WON Landing Page OCT 2022

Crappie (Panfish) in the Pan

Forestville, WI (July 25, 2023) – Crappie aren’t known to be the pickiest eaters, so your chances of success are high. But what they are known for is being delicious.

Crappie fillets don’t have that “fishy” taste or odor. Instead, the meat is light and flaky in texture with a sweet and lemony flavor. And they are also great for your health! Crappie meat is high in protein and Vitamin D, which help your muscles and organs function and improve your immune system. Crappie meat also contains Omega 3s, which are very beneficial to your health. These fatty acids can fight depression, lower risks of heart disease, help prevent cancer, and promote brain growth.

Yet, you won’t find crappies at a grocery store or restaurant. That’s why families and anglers commit to crappies. And because you are harvesting crappies from the wild, the fish are fresh and still high in nutritional quality. 


Crappie populations are quite resilient as they’re prolific breeders. With that said, because of their tastiness and tendency to congregate, crappies often fall victim to overharvest, especially larger fish.

We recommend harvesting fish in the 9- to 12-inch range. There’s plenty of meat and releasing larger fish helps support the future of the population.

panfish cooked

So, how do you prepare crappie fillets for dinner? Chew on some of these ideas:


This is a great way to sear in the flavor and juices. You can grill crappie over any type of grill … including a campfire. Lightly coat your crappie fillets with olive oil and then season them with spices, salt, and pepper. Then grill your fillets until the meat easily flakes with a fork.

Pan Frying

This method doesn’t require much gear. With an adult, heat 1/4” of oil in a pan – canola oil is favored because of its high burning point. Then wet your fillets, coat them with a dry batter (fish fry), and set them aside for a few minutes so the batter takes. Next, give them a quick dusting and place your fillets in the pan. Let the fillets fry for 3-minutes or so on each side. This will give your fish a golden crunch while keeping the insides moist.


Season your fillets with salt and pepper, and then dip them in melted butter and lemon juice. Next, wrap your fillets in aluminum foil, place them on a tray, and bake them in the oven at around 400 degrees. This method keeps the center of your fish juicy and moist while giving your meat a nice flake.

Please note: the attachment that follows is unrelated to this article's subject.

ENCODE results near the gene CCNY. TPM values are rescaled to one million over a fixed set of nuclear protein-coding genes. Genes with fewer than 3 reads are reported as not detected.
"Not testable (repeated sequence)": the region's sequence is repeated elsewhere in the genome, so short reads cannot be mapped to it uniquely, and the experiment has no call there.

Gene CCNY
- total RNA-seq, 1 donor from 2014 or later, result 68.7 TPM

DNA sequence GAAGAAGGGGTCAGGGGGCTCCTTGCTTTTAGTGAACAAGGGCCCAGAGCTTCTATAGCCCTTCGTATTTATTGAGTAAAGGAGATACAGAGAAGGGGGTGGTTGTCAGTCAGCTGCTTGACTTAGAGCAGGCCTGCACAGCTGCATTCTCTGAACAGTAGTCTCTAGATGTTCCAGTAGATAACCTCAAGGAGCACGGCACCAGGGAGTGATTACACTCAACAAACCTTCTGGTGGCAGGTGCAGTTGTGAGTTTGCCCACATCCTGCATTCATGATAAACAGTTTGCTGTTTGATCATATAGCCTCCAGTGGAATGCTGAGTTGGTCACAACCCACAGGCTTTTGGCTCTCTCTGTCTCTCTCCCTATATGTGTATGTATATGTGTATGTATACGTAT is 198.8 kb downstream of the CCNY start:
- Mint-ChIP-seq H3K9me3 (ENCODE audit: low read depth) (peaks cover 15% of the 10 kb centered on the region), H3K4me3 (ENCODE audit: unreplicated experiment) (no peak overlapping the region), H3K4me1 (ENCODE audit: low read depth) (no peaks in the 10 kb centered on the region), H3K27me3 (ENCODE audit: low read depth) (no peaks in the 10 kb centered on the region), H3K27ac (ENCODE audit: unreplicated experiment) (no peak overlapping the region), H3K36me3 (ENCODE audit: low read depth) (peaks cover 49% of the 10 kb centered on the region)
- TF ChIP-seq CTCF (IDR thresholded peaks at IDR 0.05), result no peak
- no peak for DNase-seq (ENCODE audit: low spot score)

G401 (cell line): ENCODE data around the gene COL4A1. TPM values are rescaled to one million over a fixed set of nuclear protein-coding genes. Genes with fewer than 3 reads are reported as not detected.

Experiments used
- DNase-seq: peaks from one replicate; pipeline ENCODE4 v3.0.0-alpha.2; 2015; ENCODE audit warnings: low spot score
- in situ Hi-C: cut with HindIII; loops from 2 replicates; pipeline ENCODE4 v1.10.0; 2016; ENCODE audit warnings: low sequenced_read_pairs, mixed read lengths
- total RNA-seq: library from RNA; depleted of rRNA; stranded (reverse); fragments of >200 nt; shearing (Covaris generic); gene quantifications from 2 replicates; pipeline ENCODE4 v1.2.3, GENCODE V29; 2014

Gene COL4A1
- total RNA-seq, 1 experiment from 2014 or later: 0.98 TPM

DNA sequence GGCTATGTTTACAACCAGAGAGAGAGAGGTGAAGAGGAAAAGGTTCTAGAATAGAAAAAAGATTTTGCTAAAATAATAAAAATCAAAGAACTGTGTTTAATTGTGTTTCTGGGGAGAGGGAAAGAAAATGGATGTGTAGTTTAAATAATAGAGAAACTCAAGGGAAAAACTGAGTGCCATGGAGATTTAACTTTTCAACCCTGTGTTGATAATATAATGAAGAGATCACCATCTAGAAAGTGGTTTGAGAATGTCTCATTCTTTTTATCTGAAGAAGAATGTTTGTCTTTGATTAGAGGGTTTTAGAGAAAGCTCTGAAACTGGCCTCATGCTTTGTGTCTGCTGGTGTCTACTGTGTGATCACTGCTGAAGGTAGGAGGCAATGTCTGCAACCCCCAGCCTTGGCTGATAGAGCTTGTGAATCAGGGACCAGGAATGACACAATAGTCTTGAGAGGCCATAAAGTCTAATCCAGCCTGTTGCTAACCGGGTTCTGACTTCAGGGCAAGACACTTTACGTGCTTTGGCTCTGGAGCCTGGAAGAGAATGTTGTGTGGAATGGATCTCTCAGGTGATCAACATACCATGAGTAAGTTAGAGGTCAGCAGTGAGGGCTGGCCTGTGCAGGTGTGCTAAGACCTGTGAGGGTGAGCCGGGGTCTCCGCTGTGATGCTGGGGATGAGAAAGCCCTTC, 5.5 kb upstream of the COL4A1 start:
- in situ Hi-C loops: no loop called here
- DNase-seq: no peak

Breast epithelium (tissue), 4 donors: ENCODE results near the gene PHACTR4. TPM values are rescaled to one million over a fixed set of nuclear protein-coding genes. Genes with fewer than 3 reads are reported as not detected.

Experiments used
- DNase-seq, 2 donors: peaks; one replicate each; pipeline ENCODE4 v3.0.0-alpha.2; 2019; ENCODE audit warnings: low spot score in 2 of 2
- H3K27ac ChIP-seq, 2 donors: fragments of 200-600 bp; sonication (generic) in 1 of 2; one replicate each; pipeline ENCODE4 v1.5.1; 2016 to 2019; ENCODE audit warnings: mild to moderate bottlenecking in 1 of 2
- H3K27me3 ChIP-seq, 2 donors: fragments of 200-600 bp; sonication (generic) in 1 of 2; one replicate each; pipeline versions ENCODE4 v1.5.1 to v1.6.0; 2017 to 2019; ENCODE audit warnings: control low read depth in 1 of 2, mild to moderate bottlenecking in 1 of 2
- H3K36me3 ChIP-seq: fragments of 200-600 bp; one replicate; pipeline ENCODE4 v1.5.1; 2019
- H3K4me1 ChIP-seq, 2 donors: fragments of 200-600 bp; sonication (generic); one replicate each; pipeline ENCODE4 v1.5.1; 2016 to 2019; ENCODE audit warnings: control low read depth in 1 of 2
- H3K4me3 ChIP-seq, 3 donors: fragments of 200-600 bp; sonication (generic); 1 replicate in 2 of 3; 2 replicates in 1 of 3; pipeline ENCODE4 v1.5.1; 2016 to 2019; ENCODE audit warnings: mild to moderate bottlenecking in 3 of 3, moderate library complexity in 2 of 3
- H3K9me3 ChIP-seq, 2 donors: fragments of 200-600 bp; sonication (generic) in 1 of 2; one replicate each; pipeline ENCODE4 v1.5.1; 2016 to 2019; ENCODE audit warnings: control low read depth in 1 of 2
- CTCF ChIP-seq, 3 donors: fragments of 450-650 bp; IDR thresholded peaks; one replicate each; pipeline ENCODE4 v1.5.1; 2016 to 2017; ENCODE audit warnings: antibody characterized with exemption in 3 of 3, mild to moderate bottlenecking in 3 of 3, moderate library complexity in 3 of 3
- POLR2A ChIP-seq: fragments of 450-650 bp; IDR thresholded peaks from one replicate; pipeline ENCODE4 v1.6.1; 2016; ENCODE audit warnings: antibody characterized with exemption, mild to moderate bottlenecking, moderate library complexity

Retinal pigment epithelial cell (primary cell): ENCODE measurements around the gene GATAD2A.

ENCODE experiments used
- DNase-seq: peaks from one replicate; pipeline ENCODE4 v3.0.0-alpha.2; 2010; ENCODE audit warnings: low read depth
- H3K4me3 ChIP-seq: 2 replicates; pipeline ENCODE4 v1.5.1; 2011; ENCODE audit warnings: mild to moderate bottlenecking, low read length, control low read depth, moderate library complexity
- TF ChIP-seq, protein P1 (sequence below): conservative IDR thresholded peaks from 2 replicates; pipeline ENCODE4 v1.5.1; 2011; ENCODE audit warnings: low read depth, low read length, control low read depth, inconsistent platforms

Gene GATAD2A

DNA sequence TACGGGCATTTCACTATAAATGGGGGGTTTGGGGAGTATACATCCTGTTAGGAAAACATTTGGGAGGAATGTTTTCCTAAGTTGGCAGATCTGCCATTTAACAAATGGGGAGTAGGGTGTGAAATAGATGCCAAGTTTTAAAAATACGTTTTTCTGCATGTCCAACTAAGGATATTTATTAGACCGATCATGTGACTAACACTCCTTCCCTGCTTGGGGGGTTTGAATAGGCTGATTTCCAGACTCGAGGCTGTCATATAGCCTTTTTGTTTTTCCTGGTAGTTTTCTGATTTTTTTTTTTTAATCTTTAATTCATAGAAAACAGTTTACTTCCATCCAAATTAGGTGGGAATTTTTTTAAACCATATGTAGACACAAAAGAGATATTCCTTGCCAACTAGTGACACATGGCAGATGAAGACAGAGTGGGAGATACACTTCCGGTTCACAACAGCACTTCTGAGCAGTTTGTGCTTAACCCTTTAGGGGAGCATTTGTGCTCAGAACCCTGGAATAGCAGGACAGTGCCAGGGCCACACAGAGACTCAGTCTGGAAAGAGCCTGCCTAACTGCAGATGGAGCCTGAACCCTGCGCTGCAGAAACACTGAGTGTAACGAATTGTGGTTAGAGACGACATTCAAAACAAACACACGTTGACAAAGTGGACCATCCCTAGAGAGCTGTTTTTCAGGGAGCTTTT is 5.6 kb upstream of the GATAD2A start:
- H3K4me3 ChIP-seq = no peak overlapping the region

Deep Frying

This is one of the most popular ways to cook crappie crappies. To learn more, dig into the video and discover how you can prepare an easy shore lunch.

panfish crappie

There are so many delectable ways to cook crappies. And if you would like to explore how your family can enjoy a lakeside meal, download the lesson activity.

But remember… It’s important that you always have an adult with you while preparing and cooking fish. They can be a great helper in the kitchen and ensure you are safe while handling a fillet knife and kitchen appliances.

ABOUT Future Angler Foundation

The Future Angler Foundation (FAF) is an incorporated 501(c)(3) non-profit foundation formed in April of 2012. The FAF’s mission is to “Create New Anglers and Boaters” through its support of angler education and boating safety programs hosted by passionate, knowledgeable volunteers throughout the U.S. and through its “Getting Families Fishing” initiative, a series of free source digital educational programs developed to engage young anglers and boaters as they educate them about angling in an exciting, informative, and effective manner. More information about the FAF can be found online at www.futureangler.org.

  • About The WON

    The Women's Outdoor News, aka The WON, features news, reviews and stories about women who are shooting, hunting, fishing and actively engaging in outdoor adventure. This publication is for women, by women.


The Conversation

  • Dave L. says: August 18, 2023 at 7:33 am

    As a teen, I used to go on early morning canoe fishing trips with my adult neighbor to Shenipsit Lake in northern CT, back in the day when it was wide open to fishing. We would catch huge Bluegills and there was no size or bag limit. All our fish went into a 5 gallon bucket so at the end of our outing we only kept the largest fish, returning all the others to the lake. I took mine home to clean and fillet for lunch. The fillets would be dipped in a beaten egg and rolled in seasoned bread crumbs. I would fry up some onions and add the fillets. So many people can’t be bothered with panfish, but they don’t know what they’re missing.

    • Michelle Cerino says: August 18, 2023 at 8:15 am

      Bluegills are delicious! We would bring a fryer right to the lake. No that was some fresh fish!